“We know that extra money circulating without real care about the possible consequences will inevitably become a police problem,” he said.
Australian Indigenous Minister Linda Burney said Wednesday morning she had been urging the Northern Territory government to crack down on alcohol for months after persistent calls for action from Alice Springs community leaders.
On the morning after the federal and territorial governments jointly announced an overhaul of alcohol sales to curb rising crime in the central Australian city, Burney told ABC’s Radio National Breakfast on Wednesday that the territorial government admitted “that they clearly got it wrong have”, for not having replied earlier.
Federal laws restricting alcohol consumption in some communities were overturned in July. Alcohol-related crime has increased dramatically in the area as alcohol became legal in some areas for the first time in 15 years.
The Central Australian Aboriginal Congress wrote to Burney on June 9 shortly after the minister was sworn in about violence and alcohol, and several other Indigenous groups have since called for bans.
Burney said she has been in talks with the Northern Territory government for months, at least since the Garma festival in July.
When asked if she told them they needed to be tougher on alcohol, Burney replied, “Yes, I did express that drinking restriction is a serious concern.”
“I’m not going to get into whether or not they took too long, but if you talk to people in Alice Springs, the answer could be yes,” Burney said.
Burney said she was “deeply” convinced that the rise in crime in Alice Springs would not have reached the levels it has if there had already been a vote for Parliament.
“It’s wrong to think that the problem out here is just alcohol, there’s been neglect for 10 years,” she said.
In addition to an existing restriction on alcohol sales on Sundays, bottle shops would be banned from selling takeaway alcohol on Mondays and Tuesdays, while takeaway trading hours would be reduced on the remaining days and transactions would be limited to one per person. per day.
Prime Minister Anthony Albanese said on Tuesday the government would also consider reinstating alcohol bans in the Northern Territory as part of an “opt-out” situation rather than the current rules, which allow communities to opt out after federal laws on alcohol are repealed Restrictions to decide in July.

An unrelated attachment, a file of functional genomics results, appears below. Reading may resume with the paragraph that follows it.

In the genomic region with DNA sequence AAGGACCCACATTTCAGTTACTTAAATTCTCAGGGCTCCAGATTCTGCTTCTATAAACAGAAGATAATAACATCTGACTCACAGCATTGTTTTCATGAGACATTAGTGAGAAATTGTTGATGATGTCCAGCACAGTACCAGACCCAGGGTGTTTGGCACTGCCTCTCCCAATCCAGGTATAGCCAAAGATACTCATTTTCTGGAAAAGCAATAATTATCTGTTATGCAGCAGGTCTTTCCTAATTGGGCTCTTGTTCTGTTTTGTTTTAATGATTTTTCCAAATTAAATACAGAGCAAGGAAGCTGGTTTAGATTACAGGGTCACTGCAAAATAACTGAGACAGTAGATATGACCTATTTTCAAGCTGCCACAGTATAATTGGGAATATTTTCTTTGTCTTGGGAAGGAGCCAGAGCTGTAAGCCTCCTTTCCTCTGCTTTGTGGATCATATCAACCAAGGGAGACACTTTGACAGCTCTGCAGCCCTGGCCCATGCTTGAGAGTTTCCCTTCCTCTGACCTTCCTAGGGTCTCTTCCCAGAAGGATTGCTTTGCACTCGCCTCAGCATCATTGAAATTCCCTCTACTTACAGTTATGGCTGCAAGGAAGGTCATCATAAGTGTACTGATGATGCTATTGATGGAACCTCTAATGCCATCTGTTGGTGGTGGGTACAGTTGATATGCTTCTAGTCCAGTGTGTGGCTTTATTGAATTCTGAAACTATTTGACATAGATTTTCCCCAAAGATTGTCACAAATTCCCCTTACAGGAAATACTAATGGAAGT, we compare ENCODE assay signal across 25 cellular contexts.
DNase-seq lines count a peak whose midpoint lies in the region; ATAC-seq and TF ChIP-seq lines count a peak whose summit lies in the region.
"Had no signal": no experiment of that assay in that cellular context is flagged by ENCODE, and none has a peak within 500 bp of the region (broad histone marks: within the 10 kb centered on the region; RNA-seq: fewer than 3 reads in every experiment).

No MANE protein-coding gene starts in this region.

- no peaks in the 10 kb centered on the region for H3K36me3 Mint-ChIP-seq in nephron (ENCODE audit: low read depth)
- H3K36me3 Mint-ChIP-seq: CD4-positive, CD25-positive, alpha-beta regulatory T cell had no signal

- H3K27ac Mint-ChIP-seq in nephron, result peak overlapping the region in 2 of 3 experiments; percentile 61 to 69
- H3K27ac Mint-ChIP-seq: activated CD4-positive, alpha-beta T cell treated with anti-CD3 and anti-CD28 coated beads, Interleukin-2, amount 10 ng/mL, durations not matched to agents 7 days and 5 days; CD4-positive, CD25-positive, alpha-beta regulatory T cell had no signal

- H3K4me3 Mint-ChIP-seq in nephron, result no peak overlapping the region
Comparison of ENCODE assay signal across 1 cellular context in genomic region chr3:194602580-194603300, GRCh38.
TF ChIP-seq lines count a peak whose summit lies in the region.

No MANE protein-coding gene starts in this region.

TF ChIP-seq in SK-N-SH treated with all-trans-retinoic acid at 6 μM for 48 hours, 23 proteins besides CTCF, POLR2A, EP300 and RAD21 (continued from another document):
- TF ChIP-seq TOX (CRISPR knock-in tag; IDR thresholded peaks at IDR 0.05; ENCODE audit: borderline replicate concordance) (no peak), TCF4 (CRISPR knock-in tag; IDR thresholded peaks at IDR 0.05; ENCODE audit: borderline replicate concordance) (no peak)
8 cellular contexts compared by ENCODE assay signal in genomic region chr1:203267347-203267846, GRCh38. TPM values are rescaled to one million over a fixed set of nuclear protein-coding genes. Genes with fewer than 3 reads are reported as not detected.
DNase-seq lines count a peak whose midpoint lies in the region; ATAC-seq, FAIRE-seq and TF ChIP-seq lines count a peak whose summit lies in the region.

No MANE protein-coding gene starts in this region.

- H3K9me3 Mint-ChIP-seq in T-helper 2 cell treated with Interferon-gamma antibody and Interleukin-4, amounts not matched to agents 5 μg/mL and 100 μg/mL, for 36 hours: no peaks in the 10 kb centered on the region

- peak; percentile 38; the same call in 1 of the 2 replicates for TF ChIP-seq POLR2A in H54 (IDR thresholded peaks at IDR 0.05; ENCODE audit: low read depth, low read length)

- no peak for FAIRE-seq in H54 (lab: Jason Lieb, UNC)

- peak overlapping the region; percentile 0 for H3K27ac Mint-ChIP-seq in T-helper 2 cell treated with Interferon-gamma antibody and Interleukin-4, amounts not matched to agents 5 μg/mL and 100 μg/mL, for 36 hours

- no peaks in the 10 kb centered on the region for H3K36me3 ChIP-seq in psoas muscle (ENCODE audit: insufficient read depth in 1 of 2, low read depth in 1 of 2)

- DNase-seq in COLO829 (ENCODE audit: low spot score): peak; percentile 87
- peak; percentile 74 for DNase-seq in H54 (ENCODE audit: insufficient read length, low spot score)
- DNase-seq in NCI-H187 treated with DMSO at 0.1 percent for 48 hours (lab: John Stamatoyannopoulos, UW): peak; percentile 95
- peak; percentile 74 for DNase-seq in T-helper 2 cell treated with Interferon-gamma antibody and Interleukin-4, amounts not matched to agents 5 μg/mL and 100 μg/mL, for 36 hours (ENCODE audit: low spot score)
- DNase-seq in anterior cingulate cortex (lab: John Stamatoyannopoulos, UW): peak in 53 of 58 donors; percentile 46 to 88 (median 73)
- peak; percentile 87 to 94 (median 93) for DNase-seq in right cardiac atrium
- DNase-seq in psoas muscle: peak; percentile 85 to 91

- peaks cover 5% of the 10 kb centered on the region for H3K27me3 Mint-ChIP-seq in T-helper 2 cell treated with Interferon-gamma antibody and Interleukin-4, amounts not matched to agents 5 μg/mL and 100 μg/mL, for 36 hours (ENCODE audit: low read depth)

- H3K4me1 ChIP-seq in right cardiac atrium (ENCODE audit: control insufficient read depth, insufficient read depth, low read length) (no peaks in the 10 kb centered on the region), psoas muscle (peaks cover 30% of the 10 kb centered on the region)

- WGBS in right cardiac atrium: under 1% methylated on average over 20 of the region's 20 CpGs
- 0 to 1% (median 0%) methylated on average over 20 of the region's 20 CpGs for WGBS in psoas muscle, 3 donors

But the territory’s chief minister, Natasha Fyles, told Radio National Breakfast she may want to hold a formal election on future alcohol bans in the territory, adding she wants to make sure “we all hear voices”.
She said the government will introduce an alcohol management plan across central Australia, which could include restrictions in remote communities.
Education Secretary Jason Clare told Nine’s today on Wednesday morning: “You’ve got a serious problem at Alice, and it’s fueled by alcohol”.
Clare said alcohol abuse was just “a symptom of a bigger problem” in crime-ridden Alice Springs.
“The real chronic issues at Alice… Tackling the grog problem is part of it, but that’s just the beginning. There are bigger problems there, also related to education and unemployment. That is one of the reasons why I am also there as Minister of Education.”
On sevens sunrise Deputy Secretary for Indigenous Affairs Senator Malarndirri McCarthy said the next three months would be critical.
“I would like to say to the people of Alice Springs and here in Central Australia that it is about listening to the concerns of wanting to feel safe. There had to be a circuit breaker.”
Break through the noise of federal politics with news, perspective and expert analysis from Jacqueline Maley. Subscribers can sign up for our weekly Inside Politics newsletter here.
https://www.smh.com.au/politics/federal/indigenous-affairs-minister-says-nt-clearly-got-it-wrong-lifting-alcohol-bans-20230125-p5cf98.html?ref=rss&utm_medium=rss&utm_source=rss_politics_federal Northern Territory to get stricter income management